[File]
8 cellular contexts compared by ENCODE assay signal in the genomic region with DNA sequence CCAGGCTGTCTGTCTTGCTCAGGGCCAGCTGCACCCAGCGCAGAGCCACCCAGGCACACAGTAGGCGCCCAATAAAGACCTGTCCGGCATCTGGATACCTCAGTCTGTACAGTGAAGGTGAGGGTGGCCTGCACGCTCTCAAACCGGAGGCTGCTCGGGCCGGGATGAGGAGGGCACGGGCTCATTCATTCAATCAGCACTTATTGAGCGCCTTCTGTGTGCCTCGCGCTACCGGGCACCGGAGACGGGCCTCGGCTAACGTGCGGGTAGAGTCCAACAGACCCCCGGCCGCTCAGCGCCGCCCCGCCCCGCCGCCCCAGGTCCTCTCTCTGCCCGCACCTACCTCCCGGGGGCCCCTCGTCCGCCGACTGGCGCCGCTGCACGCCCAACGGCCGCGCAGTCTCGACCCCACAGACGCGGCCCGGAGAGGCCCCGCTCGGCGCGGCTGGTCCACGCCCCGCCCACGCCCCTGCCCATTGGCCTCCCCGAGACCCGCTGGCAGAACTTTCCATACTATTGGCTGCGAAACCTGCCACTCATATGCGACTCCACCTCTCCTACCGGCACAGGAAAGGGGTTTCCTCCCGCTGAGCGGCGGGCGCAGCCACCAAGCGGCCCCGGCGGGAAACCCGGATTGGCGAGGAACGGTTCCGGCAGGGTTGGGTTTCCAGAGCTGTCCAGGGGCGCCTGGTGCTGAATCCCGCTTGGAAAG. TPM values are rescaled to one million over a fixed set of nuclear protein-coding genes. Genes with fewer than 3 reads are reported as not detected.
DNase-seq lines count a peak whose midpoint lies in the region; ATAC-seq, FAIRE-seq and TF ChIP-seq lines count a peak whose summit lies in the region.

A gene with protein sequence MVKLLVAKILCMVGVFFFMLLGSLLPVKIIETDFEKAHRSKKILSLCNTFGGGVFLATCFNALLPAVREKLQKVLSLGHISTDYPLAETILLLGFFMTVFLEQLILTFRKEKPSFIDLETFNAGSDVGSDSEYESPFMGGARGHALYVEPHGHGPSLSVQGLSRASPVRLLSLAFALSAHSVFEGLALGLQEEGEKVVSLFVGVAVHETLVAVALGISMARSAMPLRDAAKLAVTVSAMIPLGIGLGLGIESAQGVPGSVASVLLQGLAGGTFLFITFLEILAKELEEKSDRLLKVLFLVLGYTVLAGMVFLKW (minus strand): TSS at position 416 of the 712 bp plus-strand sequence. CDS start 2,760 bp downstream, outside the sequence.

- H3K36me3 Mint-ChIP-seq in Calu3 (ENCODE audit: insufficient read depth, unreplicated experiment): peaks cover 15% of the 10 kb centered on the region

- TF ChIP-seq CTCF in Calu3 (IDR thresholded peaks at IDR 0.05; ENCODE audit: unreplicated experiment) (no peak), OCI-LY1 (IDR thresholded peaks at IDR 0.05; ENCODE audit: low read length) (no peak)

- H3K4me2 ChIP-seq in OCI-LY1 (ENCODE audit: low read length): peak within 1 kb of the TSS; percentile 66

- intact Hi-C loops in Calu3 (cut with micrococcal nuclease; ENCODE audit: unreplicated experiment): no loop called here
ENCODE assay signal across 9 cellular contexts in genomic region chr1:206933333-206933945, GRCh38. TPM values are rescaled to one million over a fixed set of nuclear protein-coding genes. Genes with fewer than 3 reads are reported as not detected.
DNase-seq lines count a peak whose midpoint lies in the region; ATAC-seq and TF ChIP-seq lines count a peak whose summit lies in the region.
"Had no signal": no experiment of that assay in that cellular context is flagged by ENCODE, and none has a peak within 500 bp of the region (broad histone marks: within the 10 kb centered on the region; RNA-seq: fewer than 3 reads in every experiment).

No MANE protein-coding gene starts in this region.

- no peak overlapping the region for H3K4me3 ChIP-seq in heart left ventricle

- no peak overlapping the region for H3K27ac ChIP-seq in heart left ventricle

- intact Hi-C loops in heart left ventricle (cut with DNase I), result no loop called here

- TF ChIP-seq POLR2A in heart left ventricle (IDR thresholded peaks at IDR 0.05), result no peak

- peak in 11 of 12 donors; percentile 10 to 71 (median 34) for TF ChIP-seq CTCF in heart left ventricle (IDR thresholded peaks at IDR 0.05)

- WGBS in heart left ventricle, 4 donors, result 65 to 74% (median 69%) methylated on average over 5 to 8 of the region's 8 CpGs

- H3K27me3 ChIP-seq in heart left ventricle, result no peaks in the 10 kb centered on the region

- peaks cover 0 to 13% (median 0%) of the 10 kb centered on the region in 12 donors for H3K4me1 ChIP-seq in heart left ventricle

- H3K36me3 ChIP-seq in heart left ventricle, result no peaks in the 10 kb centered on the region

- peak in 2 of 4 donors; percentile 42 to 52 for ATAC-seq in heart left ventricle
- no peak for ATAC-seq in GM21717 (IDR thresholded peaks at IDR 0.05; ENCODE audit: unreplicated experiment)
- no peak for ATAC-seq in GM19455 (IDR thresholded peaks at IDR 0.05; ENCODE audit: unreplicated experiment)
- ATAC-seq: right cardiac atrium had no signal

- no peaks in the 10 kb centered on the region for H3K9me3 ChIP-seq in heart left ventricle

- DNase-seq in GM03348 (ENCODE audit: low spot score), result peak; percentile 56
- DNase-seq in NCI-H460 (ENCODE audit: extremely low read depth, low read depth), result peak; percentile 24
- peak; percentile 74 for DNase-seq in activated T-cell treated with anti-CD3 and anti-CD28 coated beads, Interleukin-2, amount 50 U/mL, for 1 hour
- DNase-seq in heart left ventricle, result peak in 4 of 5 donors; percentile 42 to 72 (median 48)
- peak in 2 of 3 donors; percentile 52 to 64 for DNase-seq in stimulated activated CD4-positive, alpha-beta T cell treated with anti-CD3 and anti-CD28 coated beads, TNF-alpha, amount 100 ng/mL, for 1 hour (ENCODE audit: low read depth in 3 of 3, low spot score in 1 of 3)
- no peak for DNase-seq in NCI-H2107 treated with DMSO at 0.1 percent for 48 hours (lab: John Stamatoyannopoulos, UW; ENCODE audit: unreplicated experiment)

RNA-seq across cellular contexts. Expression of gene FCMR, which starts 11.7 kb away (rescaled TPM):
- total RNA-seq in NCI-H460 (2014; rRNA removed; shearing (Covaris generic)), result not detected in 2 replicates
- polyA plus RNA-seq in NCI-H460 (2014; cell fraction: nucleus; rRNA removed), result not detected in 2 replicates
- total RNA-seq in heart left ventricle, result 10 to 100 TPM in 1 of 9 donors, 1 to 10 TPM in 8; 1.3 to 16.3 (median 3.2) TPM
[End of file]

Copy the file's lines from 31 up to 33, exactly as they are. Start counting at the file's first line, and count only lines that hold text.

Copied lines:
- no peak for DNase-seq in NCI-H2107 treated with DMSO at 0.1 percent for 48 hours (lab: John Stamatoyannopoulos, UW; ENCODE audit: unreplicated experiment)

RNA-seq across cellular contexts. Expression of gene FCMR, which starts 11.7 kb away (rescaled TPM):
- total RNA-seq in NCI-H460 (2014; rRNA removed; shearing (Covaris generic)), result not detected in 2 replicates